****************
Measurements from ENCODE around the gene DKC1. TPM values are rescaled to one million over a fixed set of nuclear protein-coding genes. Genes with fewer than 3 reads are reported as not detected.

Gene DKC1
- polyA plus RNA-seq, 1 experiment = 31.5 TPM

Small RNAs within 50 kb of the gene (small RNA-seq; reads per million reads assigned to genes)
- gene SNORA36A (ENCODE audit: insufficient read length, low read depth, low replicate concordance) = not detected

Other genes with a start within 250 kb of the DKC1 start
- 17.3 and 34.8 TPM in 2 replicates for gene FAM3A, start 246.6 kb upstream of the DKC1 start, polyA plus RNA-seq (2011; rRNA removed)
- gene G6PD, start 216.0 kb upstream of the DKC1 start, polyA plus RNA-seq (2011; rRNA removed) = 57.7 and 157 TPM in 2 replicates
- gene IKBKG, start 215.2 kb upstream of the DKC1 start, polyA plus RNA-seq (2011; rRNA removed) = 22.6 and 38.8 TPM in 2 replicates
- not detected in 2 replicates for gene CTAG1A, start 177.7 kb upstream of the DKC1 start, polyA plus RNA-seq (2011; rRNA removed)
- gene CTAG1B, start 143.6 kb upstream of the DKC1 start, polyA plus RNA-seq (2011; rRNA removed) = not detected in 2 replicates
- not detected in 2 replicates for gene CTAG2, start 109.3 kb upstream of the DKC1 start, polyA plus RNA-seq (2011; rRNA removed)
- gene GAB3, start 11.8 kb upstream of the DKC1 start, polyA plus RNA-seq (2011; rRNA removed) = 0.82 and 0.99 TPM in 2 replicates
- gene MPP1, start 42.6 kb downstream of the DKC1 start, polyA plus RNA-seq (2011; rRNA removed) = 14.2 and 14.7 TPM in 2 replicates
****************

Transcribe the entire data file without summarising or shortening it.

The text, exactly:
Measurements from ENCODE around the gene DKC1. TPM values are rescaled to one million over a fixed set of nuclear protein-coding genes. Genes with fewer than 3 reads are reported as not detected.

Gene DKC1
- polyA plus RNA-seq, 1 experiment = 31.5 TPM

Small RNAs within 50 kb of the gene (small RNA-seq; reads per million reads assigned to genes)
- gene SNORA36A (ENCODE audit: insufficient read length, low read depth, low replicate concordance) = not detected

Other genes with a start within 250 kb of the DKC1 start
- 17.3 and 34.8 TPM in 2 replicates for gene FAM3A, start 246.6 kb upstream of the DKC1 start, polyA plus RNA-seq (2011; rRNA removed)
- gene G6PD, start 216.0 kb upstream of the DKC1 start, polyA plus RNA-seq (2011; rRNA removed) = 57.7 and 157 TPM in 2 replicates
- gene IKBKG, start 215.2 kb upstream of the DKC1 start, polyA plus RNA-seq (2011; rRNA removed) = 22.6 and 38.8 TPM in 2 replicates
- not detected in 2 replicates for gene CTAG1A, start 177.7 kb upstream of the DKC1 start, polyA plus RNA-seq (2011; rRNA removed)
- gene CTAG1B, start 143.6 kb upstream of the DKC1 start, polyA plus RNA-seq (2011; rRNA removed) = not detected in 2 replicates
- not detected in 2 replicates for gene CTAG2, start 109.3 kb upstream of the DKC1 start, polyA plus RNA-seq (2011; rRNA removed)
- gene GAB3, start 11.8 kb upstream of the DKC1 start, polyA plus RNA-seq (2011; rRNA removed) = 0.82 and 0.99 TPM in 2 replicates
- gene MPP1, start 42.6 kb downstream of the DKC1 start, polyA plus RNA-seq (2011; rRNA removed) = 14.2 and 14.7 TPM in 2 replicates